Date of Submission

Fall 2022

Academic Program

Division of Science, Mathematics, and Computing; Psychology

Project Advisor 1

Thomas Hutcheon

Abstract/Artist's Statement

Knowing when to come out is an important decision in the lives of transgender people, especially as doing so can put them at great risk of hate crimes or aggressions. Coming out, however, can also bring a feeling of freedom and foster a community more openly. A friend or child coming out is different than a stranger coming out to you, and this may change how you feel towards this person’s queerness. A person you do not know is already in an out-group so you may be more likely to jump to negative conclusions about them. This is compounded if you are cisgender and they are transgender (or vice versa) and it is a further, perhaps more notable, out-group. This study explores when it is safe to come out by presenting participants with a vignette in which someone either comes out early in the vignette, late, or not at all to simulate someone coming out before or after you get to know them. Warmth and trust are then measured between transgender and cisgender participants. Results showed positive reception towards the character in the vignette who came out, and that transgender participants rated all characters higher than cisgender participants. It was also found that transgender participants, and cisgender participants with transgender friends, had higher explicit support of transgender people as a whole. This provides hopeful evidence that, while the world remains dangerous for transgender individuals, coming out is getting safer, and understanding its role is an important starting point for research.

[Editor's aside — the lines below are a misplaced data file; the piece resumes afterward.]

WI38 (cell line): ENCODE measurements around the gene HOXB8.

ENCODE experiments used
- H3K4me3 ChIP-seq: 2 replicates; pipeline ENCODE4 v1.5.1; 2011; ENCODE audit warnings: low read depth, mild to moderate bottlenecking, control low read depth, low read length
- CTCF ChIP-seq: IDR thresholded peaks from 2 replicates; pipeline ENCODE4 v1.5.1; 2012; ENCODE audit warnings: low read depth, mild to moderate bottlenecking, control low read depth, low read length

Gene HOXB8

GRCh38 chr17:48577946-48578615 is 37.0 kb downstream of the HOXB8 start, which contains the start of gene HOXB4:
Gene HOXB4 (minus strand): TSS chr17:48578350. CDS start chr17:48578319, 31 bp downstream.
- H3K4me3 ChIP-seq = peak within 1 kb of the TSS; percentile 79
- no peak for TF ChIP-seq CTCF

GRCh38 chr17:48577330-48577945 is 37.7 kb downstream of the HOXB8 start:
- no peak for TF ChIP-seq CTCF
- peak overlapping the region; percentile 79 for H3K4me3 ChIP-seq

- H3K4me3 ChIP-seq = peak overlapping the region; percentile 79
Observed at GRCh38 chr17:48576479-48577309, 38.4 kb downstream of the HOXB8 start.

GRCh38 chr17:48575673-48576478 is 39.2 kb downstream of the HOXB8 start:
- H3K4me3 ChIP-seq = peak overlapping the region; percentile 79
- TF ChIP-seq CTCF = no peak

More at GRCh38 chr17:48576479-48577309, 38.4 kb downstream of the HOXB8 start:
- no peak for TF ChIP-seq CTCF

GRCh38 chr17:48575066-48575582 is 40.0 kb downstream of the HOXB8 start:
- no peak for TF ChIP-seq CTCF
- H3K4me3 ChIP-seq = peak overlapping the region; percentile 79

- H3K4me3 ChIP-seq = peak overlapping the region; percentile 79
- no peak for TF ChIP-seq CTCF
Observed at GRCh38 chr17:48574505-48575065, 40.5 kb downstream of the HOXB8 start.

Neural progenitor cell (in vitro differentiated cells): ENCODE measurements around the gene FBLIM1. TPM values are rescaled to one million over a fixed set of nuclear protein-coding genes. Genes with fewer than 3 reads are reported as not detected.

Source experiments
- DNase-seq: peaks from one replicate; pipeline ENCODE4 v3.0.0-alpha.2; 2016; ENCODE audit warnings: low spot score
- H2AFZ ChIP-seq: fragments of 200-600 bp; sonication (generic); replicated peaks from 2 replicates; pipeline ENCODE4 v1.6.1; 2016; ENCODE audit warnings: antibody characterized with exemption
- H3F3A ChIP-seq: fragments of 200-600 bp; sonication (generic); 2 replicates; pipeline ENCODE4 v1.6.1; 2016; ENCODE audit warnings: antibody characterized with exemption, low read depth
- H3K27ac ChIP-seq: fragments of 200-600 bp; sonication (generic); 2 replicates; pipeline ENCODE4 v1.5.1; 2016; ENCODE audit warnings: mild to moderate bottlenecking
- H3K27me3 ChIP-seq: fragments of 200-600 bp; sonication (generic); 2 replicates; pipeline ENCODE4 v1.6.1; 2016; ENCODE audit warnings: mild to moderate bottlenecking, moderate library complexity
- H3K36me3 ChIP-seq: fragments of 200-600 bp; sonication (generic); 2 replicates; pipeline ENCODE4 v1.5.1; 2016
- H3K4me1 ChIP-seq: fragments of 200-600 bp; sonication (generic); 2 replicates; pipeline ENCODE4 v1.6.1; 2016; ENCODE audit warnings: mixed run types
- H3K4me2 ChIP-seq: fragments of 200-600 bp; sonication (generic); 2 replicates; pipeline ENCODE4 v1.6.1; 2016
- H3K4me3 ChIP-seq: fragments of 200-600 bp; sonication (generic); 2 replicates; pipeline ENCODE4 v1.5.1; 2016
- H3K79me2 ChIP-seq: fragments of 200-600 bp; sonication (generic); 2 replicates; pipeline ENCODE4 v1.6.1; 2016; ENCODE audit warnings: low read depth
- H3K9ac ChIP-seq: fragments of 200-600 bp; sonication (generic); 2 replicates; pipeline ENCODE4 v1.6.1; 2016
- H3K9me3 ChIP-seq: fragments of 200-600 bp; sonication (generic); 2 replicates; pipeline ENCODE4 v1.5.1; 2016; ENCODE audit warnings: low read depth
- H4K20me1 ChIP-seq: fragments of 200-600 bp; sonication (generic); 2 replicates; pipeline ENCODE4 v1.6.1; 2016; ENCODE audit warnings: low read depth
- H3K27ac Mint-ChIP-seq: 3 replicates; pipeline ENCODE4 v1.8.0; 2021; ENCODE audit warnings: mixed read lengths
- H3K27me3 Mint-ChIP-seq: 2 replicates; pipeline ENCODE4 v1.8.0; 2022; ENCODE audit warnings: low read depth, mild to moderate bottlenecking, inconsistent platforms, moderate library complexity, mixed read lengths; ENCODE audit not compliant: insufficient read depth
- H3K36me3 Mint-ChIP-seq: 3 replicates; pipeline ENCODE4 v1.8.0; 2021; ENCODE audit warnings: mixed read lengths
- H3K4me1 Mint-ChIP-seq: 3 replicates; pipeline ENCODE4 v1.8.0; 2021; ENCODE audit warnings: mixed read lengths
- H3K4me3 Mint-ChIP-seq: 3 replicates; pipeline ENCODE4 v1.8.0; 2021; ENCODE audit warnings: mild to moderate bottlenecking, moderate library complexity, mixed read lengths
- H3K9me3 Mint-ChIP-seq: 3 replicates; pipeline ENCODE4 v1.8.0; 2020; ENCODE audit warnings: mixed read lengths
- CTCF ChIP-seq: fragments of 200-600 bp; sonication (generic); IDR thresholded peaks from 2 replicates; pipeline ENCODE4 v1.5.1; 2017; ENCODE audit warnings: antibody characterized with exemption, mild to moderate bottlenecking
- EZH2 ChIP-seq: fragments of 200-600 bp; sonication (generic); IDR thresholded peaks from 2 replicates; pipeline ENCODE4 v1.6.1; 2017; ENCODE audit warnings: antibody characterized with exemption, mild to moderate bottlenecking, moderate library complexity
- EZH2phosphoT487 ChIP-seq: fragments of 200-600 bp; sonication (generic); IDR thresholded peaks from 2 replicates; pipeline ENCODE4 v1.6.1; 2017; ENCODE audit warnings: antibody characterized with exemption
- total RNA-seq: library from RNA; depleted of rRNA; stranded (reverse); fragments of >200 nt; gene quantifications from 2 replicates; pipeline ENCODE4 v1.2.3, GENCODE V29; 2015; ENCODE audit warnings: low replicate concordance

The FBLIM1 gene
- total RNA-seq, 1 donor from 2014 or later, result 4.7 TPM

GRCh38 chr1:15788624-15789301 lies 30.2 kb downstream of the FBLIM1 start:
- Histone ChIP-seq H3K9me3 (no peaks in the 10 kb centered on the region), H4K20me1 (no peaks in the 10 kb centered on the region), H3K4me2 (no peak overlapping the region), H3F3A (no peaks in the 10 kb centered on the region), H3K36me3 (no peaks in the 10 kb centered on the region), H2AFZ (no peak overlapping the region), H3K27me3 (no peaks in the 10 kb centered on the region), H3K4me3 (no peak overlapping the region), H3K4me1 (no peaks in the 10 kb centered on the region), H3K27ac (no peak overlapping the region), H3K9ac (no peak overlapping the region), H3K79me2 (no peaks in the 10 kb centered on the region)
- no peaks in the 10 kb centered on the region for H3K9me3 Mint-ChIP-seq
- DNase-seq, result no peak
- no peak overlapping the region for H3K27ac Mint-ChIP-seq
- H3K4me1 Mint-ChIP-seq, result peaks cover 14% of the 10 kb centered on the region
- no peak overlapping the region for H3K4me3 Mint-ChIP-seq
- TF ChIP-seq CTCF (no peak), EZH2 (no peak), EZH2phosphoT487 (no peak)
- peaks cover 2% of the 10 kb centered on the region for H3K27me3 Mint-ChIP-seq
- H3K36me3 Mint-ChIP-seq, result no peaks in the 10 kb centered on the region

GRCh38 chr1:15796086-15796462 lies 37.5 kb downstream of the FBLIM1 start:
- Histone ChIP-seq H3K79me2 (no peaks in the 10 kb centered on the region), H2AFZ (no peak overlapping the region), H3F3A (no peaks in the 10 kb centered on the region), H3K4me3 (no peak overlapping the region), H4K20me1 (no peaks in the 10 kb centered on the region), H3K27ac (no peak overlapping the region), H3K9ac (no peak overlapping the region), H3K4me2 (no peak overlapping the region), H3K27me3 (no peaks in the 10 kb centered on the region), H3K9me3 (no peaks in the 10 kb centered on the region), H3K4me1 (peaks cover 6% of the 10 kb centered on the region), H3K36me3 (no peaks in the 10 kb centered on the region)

Open Access Agreement

Open Access

Creative Commons License

Creative Commons License
This work is licensed under a Creative Commons Attribution-Noncommercial-No Derivative Works 4.0 License.

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